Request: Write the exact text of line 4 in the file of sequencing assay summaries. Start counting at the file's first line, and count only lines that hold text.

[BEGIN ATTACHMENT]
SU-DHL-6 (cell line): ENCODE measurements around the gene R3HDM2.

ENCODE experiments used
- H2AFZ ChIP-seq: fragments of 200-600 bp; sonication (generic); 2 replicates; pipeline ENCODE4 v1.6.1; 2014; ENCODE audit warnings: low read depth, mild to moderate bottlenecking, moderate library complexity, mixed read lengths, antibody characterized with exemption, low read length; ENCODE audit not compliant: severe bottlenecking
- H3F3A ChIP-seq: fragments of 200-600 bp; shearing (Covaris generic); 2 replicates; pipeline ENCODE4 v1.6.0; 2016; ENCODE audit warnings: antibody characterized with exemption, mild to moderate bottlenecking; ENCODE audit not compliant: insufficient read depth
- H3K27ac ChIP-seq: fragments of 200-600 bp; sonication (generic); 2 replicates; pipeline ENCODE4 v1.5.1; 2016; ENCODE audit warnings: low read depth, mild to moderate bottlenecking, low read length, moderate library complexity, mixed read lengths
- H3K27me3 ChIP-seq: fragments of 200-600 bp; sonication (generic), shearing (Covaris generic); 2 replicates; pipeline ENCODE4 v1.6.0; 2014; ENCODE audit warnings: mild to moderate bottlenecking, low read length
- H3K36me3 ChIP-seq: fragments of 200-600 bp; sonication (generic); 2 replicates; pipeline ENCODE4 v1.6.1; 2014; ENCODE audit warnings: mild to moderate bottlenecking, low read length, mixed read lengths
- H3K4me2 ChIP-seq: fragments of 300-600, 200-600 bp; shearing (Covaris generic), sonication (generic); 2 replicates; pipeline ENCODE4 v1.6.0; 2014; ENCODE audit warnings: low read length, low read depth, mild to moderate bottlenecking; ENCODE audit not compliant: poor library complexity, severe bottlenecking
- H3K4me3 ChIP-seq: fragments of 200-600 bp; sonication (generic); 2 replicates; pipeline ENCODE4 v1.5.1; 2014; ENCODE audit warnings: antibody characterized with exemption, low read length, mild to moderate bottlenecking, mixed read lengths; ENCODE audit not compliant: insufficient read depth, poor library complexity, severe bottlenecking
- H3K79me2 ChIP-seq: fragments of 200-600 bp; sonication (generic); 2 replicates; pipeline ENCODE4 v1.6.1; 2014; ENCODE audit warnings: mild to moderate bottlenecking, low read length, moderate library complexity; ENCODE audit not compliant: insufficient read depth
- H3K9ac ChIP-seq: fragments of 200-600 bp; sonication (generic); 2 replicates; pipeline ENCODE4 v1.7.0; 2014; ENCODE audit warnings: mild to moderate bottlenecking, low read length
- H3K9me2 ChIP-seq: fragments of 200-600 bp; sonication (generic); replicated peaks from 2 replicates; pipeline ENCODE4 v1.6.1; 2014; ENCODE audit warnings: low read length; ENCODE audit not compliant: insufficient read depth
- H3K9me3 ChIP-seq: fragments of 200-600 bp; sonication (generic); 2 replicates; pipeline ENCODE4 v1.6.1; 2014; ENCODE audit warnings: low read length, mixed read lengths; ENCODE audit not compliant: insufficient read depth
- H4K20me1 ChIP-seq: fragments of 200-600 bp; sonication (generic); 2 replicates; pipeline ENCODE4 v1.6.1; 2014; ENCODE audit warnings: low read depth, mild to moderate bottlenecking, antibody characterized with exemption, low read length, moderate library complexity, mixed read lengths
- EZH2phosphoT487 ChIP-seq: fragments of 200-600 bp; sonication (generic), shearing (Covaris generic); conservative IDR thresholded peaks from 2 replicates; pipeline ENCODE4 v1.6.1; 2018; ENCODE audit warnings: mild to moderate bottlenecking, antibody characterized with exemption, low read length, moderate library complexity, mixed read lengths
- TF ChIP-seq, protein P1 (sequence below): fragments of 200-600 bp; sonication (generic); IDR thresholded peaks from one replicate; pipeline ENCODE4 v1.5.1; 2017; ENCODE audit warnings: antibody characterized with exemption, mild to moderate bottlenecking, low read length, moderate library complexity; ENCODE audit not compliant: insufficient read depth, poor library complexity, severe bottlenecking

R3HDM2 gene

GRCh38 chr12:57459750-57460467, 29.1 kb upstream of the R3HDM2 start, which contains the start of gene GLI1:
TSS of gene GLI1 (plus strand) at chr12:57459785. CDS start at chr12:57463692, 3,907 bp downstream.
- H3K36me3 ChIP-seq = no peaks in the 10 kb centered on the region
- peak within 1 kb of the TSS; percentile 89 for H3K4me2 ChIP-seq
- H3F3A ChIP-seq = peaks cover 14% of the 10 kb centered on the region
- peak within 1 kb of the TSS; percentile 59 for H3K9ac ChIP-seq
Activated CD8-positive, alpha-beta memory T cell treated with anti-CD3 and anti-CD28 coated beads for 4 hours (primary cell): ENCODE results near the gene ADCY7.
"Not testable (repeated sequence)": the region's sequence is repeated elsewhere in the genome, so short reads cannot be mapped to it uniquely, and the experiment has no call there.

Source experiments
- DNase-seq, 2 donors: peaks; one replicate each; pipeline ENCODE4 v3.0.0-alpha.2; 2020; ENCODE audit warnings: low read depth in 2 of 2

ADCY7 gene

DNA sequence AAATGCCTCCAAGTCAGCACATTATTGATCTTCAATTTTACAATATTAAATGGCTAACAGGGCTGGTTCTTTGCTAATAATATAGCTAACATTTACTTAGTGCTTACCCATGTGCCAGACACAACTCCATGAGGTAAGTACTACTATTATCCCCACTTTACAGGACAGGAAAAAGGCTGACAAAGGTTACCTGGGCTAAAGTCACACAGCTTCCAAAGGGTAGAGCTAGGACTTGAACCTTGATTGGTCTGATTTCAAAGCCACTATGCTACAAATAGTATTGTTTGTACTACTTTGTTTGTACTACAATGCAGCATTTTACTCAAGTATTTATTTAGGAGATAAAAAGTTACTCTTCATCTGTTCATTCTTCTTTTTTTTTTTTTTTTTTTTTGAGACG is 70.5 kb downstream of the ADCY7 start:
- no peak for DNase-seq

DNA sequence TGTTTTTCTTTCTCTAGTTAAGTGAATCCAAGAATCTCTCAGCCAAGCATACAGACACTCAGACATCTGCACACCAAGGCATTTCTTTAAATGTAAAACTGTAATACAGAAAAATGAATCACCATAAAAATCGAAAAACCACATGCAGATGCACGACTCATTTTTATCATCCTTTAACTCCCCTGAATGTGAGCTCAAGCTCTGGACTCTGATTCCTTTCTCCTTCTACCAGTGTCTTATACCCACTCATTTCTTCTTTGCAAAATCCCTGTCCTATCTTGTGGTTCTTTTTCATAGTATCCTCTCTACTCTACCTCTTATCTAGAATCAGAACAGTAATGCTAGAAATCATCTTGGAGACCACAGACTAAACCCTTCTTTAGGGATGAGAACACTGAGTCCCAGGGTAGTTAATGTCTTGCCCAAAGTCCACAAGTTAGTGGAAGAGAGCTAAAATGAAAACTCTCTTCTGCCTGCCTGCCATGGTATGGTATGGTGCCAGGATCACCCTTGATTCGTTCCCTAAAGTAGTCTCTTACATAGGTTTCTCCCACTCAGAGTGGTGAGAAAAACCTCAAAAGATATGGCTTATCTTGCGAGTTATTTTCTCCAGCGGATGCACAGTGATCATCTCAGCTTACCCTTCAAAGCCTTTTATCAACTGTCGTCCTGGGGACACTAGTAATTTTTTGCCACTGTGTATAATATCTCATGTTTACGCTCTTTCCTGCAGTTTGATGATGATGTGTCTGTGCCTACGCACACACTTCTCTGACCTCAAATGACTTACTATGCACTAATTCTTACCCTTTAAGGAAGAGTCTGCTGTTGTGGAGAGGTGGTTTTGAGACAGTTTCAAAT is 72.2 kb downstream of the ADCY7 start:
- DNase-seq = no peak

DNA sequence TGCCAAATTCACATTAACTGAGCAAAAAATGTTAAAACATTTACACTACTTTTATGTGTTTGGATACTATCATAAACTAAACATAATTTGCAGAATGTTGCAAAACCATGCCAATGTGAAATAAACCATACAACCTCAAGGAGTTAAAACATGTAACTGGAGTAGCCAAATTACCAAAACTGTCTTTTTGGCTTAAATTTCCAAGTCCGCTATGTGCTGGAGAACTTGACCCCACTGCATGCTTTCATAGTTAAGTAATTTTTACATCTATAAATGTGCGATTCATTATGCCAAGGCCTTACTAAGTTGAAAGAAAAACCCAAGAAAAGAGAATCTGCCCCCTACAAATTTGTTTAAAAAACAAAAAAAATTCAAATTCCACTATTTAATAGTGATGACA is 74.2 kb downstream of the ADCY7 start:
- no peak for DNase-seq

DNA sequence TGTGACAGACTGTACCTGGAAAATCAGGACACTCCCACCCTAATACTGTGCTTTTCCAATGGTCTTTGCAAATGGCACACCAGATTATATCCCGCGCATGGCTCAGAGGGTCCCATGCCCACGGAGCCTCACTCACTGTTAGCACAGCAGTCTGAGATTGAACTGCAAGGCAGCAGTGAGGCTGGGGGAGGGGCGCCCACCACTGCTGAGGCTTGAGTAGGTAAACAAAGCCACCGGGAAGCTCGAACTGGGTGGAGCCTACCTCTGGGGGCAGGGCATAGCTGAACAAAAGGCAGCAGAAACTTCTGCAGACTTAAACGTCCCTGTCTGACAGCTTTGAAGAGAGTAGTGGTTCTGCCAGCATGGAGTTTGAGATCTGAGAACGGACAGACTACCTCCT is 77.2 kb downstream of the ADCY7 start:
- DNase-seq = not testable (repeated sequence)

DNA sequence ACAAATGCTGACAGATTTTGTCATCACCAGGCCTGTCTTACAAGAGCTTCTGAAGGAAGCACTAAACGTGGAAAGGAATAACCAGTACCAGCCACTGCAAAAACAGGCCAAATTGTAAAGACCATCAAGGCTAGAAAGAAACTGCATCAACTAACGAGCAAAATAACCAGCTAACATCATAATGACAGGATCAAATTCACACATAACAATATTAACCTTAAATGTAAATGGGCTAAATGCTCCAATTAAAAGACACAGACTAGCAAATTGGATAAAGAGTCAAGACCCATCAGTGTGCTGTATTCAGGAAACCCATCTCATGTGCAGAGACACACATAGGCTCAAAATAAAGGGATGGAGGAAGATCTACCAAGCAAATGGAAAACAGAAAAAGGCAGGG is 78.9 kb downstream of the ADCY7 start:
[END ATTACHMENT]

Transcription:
- H3F3A ChIP-seq: fragments of 200-600 bp; shearing (Covaris generic); 2 replicates; pipeline ENCODE4 v1.6.0; 2016; ENCODE audit warnings: antibody characterized with exemption, mild to moderate bottlenecking; ENCODE audit not compliant: insufficient read depth